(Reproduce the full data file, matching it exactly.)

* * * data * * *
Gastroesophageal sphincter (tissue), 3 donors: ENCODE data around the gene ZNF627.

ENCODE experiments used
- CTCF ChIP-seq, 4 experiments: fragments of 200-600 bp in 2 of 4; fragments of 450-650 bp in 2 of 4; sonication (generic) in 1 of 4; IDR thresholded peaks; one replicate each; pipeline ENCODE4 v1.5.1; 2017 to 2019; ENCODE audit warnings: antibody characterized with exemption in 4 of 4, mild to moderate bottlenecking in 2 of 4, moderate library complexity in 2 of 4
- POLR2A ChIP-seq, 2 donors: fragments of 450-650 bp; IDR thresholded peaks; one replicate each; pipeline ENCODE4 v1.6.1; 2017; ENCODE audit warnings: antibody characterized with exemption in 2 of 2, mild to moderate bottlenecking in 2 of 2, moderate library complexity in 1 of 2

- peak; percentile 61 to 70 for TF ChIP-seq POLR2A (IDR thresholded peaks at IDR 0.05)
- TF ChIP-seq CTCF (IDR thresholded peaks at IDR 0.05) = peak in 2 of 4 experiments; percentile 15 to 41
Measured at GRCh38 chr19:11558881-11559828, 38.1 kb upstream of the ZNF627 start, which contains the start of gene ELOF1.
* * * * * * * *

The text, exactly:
Gastroesophageal sphincter (tissue), 3 donors: ENCODE data around the gene ZNF627.

ENCODE experiments used
- CTCF ChIP-seq, 4 experiments: fragments of 200-600 bp in 2 of 4; fragments of 450-650 bp in 2 of 4; sonication (generic) in 1 of 4; IDR thresholded peaks; one replicate each; pipeline ENCODE4 v1.5.1; 2017 to 2019; ENCODE audit warnings: antibody characterized with exemption in 4 of 4, mild to moderate bottlenecking in 2 of 4, moderate library complexity in 2 of 4
- POLR2A ChIP-seq, 2 donors: fragments of 450-650 bp; IDR thresholded peaks; one replicate each; pipeline ENCODE4 v1.6.1; 2017; ENCODE audit warnings: antibody characterized with exemption in 2 of 2, mild to moderate bottlenecking in 2 of 2, moderate library complexity in 1 of 2

- peak; percentile 61 to 70 for TF ChIP-seq POLR2A (IDR thresholded peaks at IDR 0.05)
- TF ChIP-seq CTCF (IDR thresholded peaks at IDR 0.05) = peak in 2 of 4 experiments; percentile 15 to 41
Measured at GRCh38 chr19:11558881-11559828, 38.1 kb upstream of the ZNF627 start, which contains the start of gene ELOF1.